Are utopias best left in fiction?

16 February 2015

In 2006, Dylan Evans gave up his job, sold his house, and moved to Scotland to start a post-apocalyptic commune. Together with an eclectic assortment of volunteers, he tried to live as if civilization had just collapsed, without the benefits of modern technology. He called the project the Utopia Experiment. But what happened, and did it work?

by Dylan Evans

Ever since Plato, Western thinkers have dreamed of ideal societies, utopias that could perhaps never be fully realised, but which at least gave us something to aspire to – noble, beautiful visions of what society might one day be like. Two thousand years after Plato, there was a resurgence of utopian thinking in the works of Thomas More, Tommaso Campanella and Francis Bacon. Like Plato, these three thinkers painted pictures of a future in which there is a strong sense of community, in which work is fulfilling and leisure is used wisely and creatively.

In the twentieth century, utopian thinking often took the form of science fiction. Writers like H. G. Wells imagined a futuristic techno-paradise in which gleaming machines would carry out all the dirty and boring jobs, leaving people free to indulge in abundant leisure. Technology, it was assumed, would be the key that unlocked the doors of heaven. Other science fiction writers were not so sanguine about the utopian potential of modern technology, and saw a much darker side to it. In Aldous Huxley’s Brave New World (1932) and George Orwell’s1984 (1948) the computers and other advanced technology are still there, but are seen as oppressive and sinister rather than enabling and liberating.

Although they take very different attitudes towards advanced technology, both the techno-utopian vision of H. G. Wells and the dystopian visions of Huxley and Orwell assume that modern technology is here to stay. But there is another sub-genre of science fiction that calls this assumption into question. So-called “future primitive” or “ecotopian” science fiction posits a future in which modern technology has either been abandoned completely, or partially rejected. Ecotopian fiction usually presents the rejection of modern technology as leading to greater human happiness. Ernest Callenbach’s novel Ecotopia (1975) is often held to be the first example of this sub-genre, but one can trace this theme back much earlier, to News from Nowhere (1890) by William Morris. In this novel, Morris sketches a vision of England in the year 2102, by which time it has reverted to a pastoral way of life in which all but the simplest forms of machinery have been eliminated, and the city of London has become a collection of villages.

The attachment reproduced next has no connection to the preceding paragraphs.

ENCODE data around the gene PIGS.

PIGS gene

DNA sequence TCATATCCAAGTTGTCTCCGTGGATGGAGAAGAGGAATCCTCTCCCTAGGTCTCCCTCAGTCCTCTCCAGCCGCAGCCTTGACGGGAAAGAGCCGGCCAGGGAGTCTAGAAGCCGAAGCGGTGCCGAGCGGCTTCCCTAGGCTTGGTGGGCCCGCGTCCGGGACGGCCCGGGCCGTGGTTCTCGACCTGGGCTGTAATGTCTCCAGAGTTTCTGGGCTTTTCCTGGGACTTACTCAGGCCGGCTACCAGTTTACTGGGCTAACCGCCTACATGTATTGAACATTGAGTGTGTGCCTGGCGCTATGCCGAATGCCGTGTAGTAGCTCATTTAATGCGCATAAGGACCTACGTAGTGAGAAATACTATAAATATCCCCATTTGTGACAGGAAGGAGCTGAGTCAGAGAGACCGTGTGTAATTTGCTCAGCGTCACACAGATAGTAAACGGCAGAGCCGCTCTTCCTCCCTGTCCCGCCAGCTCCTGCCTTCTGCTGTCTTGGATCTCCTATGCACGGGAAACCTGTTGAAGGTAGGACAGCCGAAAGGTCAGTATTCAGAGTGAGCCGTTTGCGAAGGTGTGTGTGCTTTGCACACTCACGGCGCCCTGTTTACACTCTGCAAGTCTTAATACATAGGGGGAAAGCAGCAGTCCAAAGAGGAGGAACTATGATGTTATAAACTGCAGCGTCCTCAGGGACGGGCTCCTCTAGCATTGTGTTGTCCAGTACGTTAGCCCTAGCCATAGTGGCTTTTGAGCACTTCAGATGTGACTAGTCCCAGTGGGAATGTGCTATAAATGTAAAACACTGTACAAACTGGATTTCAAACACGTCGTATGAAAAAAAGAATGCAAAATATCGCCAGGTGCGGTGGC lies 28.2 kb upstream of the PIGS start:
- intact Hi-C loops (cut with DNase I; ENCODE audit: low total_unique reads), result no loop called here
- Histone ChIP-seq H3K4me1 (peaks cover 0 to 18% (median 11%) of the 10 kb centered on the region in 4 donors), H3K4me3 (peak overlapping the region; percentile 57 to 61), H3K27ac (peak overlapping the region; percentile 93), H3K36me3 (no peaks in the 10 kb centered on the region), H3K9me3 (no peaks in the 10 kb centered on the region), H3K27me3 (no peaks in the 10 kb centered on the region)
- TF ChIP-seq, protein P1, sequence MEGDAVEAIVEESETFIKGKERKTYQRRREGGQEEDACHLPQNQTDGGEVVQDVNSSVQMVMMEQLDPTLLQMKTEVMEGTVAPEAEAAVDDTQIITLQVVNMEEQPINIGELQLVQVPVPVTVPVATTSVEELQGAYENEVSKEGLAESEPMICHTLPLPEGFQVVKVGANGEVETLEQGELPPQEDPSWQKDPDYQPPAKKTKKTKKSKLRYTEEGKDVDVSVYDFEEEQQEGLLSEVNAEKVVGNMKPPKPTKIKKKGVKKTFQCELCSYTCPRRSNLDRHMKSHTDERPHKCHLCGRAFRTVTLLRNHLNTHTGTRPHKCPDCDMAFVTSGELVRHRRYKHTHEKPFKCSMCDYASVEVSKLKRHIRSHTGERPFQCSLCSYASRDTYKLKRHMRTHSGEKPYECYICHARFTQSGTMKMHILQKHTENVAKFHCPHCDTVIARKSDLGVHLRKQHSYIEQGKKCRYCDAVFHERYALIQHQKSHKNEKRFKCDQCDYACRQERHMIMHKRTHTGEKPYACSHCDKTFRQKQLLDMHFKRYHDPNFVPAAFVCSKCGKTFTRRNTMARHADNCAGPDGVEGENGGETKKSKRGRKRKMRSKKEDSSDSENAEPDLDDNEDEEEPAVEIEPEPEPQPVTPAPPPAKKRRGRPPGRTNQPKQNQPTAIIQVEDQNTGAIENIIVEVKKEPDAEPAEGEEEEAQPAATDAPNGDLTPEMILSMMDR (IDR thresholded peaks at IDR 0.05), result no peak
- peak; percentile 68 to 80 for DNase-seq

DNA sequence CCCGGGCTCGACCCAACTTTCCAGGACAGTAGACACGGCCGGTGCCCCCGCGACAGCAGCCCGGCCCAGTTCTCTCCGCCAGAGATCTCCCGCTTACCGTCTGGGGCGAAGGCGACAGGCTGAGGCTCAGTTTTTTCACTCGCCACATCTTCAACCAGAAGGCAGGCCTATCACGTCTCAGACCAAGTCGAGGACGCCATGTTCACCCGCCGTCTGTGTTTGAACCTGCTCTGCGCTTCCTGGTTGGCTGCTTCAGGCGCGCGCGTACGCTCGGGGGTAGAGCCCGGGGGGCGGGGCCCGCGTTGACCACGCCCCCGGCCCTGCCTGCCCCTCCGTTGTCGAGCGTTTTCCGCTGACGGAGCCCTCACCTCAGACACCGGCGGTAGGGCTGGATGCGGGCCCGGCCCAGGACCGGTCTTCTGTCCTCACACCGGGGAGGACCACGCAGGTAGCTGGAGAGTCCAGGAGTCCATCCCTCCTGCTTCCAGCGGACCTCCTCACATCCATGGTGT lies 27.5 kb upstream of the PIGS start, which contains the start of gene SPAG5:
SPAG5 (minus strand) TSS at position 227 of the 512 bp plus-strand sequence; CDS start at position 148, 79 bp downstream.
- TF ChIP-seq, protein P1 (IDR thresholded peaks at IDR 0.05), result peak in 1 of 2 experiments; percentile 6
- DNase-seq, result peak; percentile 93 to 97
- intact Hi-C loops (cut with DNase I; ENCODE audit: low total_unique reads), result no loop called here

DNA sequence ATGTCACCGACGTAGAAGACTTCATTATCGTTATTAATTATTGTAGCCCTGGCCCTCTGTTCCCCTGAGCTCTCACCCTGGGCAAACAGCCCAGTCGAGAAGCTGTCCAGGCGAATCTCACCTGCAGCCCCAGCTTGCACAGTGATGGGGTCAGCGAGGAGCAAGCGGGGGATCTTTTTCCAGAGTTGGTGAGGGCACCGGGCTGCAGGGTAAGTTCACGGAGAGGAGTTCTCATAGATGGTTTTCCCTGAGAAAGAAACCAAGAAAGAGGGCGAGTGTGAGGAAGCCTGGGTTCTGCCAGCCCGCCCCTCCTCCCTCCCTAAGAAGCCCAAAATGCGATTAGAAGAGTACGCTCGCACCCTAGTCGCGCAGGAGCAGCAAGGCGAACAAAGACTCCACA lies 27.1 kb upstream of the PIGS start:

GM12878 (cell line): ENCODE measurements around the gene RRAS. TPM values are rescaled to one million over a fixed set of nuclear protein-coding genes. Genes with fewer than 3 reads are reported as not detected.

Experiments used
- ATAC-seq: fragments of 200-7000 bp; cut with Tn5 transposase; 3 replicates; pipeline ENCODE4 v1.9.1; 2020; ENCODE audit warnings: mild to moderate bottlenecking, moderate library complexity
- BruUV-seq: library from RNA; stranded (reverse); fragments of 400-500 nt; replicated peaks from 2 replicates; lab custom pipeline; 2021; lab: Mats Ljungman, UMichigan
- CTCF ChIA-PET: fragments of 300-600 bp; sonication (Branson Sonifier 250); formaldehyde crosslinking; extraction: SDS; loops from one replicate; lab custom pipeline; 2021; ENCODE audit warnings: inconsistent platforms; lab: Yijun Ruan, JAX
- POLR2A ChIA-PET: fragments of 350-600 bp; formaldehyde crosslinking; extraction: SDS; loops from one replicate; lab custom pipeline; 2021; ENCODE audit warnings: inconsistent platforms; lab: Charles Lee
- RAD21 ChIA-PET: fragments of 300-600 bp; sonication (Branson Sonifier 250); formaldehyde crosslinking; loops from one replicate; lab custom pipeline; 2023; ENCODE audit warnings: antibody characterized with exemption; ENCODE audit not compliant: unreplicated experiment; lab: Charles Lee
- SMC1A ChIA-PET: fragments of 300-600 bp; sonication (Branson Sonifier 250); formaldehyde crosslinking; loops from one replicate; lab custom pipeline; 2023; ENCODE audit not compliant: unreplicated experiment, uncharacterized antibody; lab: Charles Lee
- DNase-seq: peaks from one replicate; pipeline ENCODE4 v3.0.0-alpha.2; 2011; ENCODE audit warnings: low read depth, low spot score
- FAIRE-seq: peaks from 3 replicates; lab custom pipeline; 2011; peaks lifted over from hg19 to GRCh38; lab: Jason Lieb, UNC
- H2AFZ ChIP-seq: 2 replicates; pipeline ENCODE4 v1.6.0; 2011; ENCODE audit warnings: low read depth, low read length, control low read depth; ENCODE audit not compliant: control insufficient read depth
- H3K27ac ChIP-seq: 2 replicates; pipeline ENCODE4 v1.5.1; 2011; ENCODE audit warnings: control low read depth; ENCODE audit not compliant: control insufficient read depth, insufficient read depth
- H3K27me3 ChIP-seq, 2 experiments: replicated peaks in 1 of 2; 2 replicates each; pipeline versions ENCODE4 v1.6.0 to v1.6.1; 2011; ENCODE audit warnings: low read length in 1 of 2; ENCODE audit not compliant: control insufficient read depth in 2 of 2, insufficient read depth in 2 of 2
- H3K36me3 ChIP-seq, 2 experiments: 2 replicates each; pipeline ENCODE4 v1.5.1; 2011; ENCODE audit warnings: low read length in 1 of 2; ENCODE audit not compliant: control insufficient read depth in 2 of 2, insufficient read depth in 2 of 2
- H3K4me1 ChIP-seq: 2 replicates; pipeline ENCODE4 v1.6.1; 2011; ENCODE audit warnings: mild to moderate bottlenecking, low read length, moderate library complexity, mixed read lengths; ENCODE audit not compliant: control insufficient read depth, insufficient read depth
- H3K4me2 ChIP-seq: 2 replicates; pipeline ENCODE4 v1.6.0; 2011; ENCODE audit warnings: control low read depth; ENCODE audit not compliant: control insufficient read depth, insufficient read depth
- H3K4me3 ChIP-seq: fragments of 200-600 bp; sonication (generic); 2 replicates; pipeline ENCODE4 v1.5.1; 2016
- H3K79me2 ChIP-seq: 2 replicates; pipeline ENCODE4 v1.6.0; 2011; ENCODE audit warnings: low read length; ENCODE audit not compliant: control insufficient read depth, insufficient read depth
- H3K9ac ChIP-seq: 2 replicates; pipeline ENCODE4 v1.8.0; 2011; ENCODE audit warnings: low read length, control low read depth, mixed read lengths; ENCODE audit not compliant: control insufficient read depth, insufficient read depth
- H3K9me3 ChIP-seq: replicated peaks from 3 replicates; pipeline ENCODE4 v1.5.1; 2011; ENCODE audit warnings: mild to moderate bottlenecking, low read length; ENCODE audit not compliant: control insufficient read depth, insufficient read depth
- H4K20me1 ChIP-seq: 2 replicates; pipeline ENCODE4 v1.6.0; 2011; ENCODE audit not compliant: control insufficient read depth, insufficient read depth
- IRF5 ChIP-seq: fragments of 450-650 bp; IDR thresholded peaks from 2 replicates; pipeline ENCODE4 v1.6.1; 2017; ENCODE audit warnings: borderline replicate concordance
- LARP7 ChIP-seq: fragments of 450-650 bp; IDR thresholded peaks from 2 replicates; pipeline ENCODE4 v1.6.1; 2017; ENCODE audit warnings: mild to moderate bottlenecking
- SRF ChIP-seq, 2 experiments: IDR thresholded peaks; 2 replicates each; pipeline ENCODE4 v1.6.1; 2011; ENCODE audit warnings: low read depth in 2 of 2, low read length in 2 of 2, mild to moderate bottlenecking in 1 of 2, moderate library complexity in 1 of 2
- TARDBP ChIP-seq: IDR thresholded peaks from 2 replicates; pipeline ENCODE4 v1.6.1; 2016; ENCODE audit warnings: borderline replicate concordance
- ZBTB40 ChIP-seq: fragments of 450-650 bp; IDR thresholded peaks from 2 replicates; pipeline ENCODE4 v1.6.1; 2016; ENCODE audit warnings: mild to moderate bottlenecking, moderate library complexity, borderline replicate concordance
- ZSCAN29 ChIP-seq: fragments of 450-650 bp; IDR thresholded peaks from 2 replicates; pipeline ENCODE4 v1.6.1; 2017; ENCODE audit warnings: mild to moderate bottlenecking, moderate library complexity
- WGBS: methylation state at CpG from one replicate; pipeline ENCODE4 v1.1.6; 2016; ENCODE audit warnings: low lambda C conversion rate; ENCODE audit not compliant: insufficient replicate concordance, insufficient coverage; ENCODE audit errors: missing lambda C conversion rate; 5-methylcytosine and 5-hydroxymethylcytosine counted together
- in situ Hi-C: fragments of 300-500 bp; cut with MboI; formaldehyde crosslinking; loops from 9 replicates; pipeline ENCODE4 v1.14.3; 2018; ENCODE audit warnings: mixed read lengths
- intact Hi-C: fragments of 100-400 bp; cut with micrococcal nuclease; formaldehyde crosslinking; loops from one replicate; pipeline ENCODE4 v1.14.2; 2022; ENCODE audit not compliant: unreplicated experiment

“I thought there were good scientific reasons for the idea that abandoning modern technology would lead to greater human happiness”

It was this strand of ecotopian science fiction that I was thinking of when I embarked on the Utopia Experiment. At the time I thought there were good scientific reasons for the idea that abandoning modern technology would lead to greater human happiness. Evolutionary psychology teaches us that humans evolved to live in small bands of hunter-gatherers. Take an animal out of its natural habitat, however, and it usually becomes unhappy, stressed and ill. Our modern civilisation, with all its advanced technology, is an extremely unnatural habitat for us humans, who still have the same biological nature as our hunter-gatherer ancestors who lived on the African savannah some 100,000 years ago. I reasoned that this mismatch between our nature and our environment might be a significant cause of unhappiness. It followed, I thought, that if modern civilisation collapsed, the survivors might well be much happier than those alive today, because they would be living in a way much closer to that to which we are adapted: in small communities, where there is little division of labour, where everyone knows everyone else, and where there is no formal authority like a king, president or prime minister.

Even those who accept the ideas of evolutionary psychology would probably find the idea that global collapse might actually improve our quality of life hard to accept. They would need more than abstract arguments to convince them of such a counter-intuitive thesis; they would need evidence. The Utopia Experiment was supposed to provide such evidence. I hoped it would show people that life is actually better without modern technology, and that ecotopian fiction is right to look forward to a day when that technology has disappeared.

In the end, things turned out rather differently, for me at least. Many of the volunteers seemed to enjoy their experience, but I ended up becoming very depressed, and I had to spend a month in a psychiatric ward recovering. Some ideas are all very well in fiction, but acting them out in the real world is another story.

The Utopia Experiment

The Utopia Experiment

Imagine you have survived an apocalypse. Civilization as you knew it is no more. What will life be like and how will you cope?

In 2006, Dylan Evans set out to answer these questions. He left his job in a high-tech robotics lab, moved to the Scottish Highlands and founded a community called The Utopia Experiment. In The Utopia Experiment he tells his own extraordinary story: his frenzied early enthusiasm for this unusual project, the many challenges of post-apocalyptic living, his descent into madness and his gradual recovery. In the process, he learns some hard lessons about himself and about life, and comes to see the modern world he abandoned in a new light.

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